Monday, June 13, 2011


Most of our work involves the Young Single Adults. Last blog we showed you how we taught the Young Single Adults of the Mgaba (pronounced GABA) ward how to dance.

This Friday, we went back and danced some more with them. Then on Saturday, we attended a three stake Young Single Adult conference. Over 350 YSA in attendance. Suzanne played the piano for a couple of groups who sang. Can you imagine the power of 350 young single adults all living the gospel, happy, and loving life. It was incredible.

The young man in the blue shirt is Joseph, he is Suzanne's music buddy. He is very talented and engaging. He and Suzanne work together on musical numbers. He is also one of our new PEF students.

Our Ngaba Ward YSA kids showed off their dancing skills, much to the delight of the rest of the kids there. I am afraid that every ward will now call us to come and teach them. However, as part of our on-going sustainability program, we will have the kids who know how, teach the others.

The theme was "Eternal Marriage." The Area Institute Coordinator led a discussion on why get married in the Temple, then one of the stake presidents spoke on the subject. After that each stake did songs, poems, and a small play about marrying in the Temple.

It is a long standing tribal custom here that the bride must provide a dowry to the husband's family. It has become outrageous. The family members demand all sorts of monetary items from money to clothing, to televisions. Now, remember this is a poor country. Many are unable to marry until they satisfy the dowry.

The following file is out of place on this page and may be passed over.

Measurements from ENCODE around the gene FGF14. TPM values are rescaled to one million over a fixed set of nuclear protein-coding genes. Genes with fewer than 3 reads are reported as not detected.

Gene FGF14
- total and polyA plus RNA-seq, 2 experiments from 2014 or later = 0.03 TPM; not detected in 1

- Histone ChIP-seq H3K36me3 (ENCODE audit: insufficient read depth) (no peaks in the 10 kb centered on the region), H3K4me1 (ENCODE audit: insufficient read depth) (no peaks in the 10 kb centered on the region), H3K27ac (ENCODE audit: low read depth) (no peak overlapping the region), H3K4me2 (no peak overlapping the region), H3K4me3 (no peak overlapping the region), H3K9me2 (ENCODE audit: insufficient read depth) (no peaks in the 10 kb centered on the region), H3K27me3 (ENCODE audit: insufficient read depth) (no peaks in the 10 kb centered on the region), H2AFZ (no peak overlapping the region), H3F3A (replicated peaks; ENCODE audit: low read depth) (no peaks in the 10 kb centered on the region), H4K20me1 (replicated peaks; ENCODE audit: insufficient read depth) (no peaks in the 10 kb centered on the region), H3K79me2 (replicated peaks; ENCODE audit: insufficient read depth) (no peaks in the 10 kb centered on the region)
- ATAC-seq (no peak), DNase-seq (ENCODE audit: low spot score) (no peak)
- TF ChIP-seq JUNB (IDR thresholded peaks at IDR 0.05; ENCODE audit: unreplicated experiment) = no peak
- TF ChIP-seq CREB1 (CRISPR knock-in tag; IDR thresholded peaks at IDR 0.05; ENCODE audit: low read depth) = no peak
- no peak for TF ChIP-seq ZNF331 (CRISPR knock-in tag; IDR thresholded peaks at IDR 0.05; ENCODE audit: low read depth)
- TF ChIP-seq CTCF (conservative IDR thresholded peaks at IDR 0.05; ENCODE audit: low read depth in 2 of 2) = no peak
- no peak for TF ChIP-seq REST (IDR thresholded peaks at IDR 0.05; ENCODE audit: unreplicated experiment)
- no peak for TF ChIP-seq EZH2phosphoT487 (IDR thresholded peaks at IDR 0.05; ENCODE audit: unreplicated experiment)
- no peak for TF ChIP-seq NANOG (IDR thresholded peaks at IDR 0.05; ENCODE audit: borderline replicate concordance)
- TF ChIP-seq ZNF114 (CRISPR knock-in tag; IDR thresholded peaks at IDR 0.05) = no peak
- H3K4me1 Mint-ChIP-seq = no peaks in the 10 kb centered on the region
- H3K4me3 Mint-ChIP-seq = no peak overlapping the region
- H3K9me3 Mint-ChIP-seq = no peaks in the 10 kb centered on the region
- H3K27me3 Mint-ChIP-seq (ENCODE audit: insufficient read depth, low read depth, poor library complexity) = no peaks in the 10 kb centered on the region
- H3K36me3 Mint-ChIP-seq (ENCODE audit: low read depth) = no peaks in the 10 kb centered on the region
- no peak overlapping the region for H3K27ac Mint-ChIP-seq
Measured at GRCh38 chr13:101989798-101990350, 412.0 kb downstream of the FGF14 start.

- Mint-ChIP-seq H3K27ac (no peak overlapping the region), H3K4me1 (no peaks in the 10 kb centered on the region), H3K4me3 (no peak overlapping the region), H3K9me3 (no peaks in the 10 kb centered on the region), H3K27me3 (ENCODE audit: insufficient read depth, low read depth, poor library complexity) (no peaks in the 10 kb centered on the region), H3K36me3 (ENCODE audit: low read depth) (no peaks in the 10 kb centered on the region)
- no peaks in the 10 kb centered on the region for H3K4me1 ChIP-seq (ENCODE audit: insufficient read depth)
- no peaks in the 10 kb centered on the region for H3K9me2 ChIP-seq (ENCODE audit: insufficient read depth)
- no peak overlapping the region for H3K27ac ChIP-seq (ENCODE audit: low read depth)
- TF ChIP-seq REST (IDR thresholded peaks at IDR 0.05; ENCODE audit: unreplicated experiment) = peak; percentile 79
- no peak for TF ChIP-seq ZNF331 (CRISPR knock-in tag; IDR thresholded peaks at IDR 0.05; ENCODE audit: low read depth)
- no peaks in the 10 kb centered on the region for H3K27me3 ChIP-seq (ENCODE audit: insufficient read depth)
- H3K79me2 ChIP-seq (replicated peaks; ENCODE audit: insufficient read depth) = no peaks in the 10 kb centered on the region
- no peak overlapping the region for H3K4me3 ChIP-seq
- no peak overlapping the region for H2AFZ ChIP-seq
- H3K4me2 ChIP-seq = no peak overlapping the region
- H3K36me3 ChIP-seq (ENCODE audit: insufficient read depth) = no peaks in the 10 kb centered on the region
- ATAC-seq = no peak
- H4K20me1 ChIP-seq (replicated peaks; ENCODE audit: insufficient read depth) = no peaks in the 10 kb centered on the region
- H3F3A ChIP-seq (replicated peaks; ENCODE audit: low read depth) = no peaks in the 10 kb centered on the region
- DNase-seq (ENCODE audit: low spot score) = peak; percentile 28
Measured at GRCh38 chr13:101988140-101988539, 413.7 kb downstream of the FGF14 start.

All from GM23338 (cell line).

The Church leaders are teaching that this is a practice that is not right.

For a young person to go to the Temple to be married is expensive. The nearest Temple is in South Africa. Most struggle to find money to go to South Africa to the Temple, and with the dowry requirement is becomes almost impossible.

The country requires a civil marriage, so most couples do a civil marriage then off to the Temple. At the civil marriage, the justice of the peace asks if the dowry has been satisfactorily paid. If not, no marriage is performed.

At the conference, many young people talked about their feelings and talked about how to overcome this tradition.

One young couple, a picture of them standing, recently married and worked hard with both sides of the family. (he is one of our PEF students) They paid a very very small dowry, got married civilly, and then flew immediately to South Africa for a Temple marriage. They are the example of the new Congo.

One very cute play was about a young couple who wanted to get married but the family demanded $35,000 in cash, new cars, TVs, etc. The bishop counselled them, they struggled, and finally, with the help of the bishop, the got agreement from the family to settle for $40 dollars in dowry. The kids did it with great humor and mocking of tradition. The entire audience was constantly in stitches. The point was made very strongly, by the kids, that there needs to be a new standard and this is the generation to change things.

We are constantly amazed be the understanding, commitment, and power of this young generation.

Also, we had our first completed classes of Planning for Success. The Mont Ngafula (pronounced moan gafoola) stake and the Kimbensake (pronounced Kim -ben-say-key) stake. The pictures are of the Mont Ngafula stake and their teacher - Bishop Haboko.

Also attached are pictures of the 2010 and 2011 classes of PEF Students from the Masina stake. This was taken with Elder Rendlund of the Seventy. Unfortunately, in this picture, he stepped behind a taller student. Also is a picture of Suzanne and me with Pepetho, our start student.

These kids are so much fun. We are so thankful to be here. AFRICA ROCKS!!!

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